Berkeley High School administrators are considering the expulsion of between two and four students after discovering they found their way into the school's attendance software and charged other students to list them as present for classes they had skipped. More than 32 students face suspension for their involvement in the scam.
Yesterday, KQED's Cy Musiker interviewed Berkeley High Principal Pasquale Scuderi about the scandal. Listen to the interview or read the transcript below...
CY MUSKER: As principal of Berkeley High School, how did you discover this scam and what were the students doing?
PASQUALE SCUDERI: Coming into the school year, attendance was a very big focus. We upped staffing in the attendance office and added an administrator, a dean of attendance. That increased staffing has led us to be looking at attendance data far more consistently and far more in-depth than we have in the past. And having more eyes on the data, we noticed some irregularities in December that led to a deeper look; that investigation widened, we followed some paper trails, worked with district technical staff.
Ultimately we ascertained we had a problem, and then it was a slow and deliberate process of about 8-10 weeks getting everything in order and then starting the process of interviewing roughly 50 students.
MUSIKER: And one of the students actually had gotten a hold of a password to get into the system…
SCUDERI: That's generally what happened. There are some specifics I'd like to withhold only because they were key in us discovering what happened, but in essence a password or two was compromised in our student attendance database.
MUSIKER: Expulsion is the ultimate penalty for a student, and in a letter to parents you wrote that the expulsions could become a permanent record and affect a young person's chance of finding a job. What makes it the appropriate punishment?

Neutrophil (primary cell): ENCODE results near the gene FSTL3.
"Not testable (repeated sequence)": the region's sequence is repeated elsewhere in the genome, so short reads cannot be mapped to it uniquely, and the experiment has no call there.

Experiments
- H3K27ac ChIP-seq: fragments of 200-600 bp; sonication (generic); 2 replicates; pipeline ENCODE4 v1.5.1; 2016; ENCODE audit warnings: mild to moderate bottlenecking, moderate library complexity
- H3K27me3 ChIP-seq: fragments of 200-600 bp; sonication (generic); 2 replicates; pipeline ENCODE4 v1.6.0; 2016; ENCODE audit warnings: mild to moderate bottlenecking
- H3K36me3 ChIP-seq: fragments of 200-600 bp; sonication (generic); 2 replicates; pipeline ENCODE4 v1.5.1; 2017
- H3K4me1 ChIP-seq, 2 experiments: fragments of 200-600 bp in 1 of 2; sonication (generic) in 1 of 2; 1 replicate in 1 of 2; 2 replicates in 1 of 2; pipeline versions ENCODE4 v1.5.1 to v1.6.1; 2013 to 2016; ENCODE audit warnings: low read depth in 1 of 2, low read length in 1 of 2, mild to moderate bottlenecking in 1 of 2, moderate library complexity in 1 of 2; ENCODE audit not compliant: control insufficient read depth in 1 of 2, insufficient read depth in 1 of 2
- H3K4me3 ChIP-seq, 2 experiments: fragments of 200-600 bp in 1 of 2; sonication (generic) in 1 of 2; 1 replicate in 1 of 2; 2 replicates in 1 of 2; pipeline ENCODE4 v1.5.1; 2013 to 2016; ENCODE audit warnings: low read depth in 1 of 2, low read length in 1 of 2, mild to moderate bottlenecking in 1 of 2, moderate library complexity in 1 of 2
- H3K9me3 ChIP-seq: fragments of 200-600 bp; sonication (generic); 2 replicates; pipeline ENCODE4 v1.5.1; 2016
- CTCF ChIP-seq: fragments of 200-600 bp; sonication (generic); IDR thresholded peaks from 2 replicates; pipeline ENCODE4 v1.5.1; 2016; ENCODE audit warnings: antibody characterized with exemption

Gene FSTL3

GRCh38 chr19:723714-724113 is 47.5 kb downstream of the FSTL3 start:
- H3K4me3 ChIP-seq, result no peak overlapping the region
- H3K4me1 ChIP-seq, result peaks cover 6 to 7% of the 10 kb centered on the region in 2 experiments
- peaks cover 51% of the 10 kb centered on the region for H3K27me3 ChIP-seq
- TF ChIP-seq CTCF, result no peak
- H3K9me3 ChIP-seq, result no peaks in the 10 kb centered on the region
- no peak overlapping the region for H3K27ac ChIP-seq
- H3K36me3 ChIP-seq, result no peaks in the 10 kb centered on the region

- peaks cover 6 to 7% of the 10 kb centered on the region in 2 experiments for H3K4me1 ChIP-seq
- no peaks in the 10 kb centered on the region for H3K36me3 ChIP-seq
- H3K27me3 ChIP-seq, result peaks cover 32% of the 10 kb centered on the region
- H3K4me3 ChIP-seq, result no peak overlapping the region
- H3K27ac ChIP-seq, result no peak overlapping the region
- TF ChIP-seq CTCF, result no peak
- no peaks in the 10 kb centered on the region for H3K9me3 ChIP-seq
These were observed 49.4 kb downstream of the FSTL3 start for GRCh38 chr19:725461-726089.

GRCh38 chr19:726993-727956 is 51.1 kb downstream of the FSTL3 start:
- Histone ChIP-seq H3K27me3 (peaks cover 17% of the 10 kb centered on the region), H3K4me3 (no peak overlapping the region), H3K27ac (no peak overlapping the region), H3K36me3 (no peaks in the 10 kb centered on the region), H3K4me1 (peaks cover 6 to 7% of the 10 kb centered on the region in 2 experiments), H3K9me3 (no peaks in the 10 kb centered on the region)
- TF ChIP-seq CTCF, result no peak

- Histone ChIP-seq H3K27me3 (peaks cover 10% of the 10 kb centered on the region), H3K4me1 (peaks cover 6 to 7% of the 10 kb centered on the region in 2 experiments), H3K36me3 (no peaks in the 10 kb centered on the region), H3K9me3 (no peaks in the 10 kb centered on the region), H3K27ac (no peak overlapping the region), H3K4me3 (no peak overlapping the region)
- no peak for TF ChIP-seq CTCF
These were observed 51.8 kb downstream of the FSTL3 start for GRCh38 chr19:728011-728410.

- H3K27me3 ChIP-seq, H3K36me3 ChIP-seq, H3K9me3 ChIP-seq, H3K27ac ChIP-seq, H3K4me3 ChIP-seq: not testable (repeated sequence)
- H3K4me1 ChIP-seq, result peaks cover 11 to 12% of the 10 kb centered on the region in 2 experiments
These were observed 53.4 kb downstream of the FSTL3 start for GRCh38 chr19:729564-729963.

SCUDERI: It's our judgment that we have community agreements and expectations of all of our students, and we think this reached a level of dishonesty and a level of premeditation that at least warrants a process that considers whether or not these students have forfeited the privilege of being a part of our school community.
MUSIKER: You also wrote that some have questioned the use of suspensions in this matter, for the 32 other students. What concerns did people express?
SCUDERI: I think when you use the tool of suspension, which is pretty much the traditional go-to consequence for a lot of things that happen in school, a lot of parents, a lot of community members, and a lot of people in the field of education question whether or not removing someone from school actually solves the problem.
There are a couple of ways of looking at that. One is that I think sometimes suspension, if parents are on board and teachers are on board, can provide an extensive window of time when a student can deeply reflect and reconsider their actions.
MUSIKER: Are you concerned this will cause your school state funding, because you'll have to reduce the daily attendance totals?
SCUDERI: We discovered this early enough that we were able to restore all the absences that had been altered in an unauthorized manner in our database. We didn't go public with this until this week, but we addressed the security issue and reversed the changes that had been made very early on. So the positive irony in all this is that our staffing and emphasis on attendance looks like it's going to yield a pretty notable gain in attendance for the year for Berkeley High.
MUSIKER: Have you tightened your computer security?
SCUDERI: Yeah, I would say we've tightened a lot of things, and anytime you have an incident like this, whether it be around technical security or the physical security of the campus or school policy or instructions, we try to model what we expect our students to be, and that is continuous learners. That we're always learning how to do things better.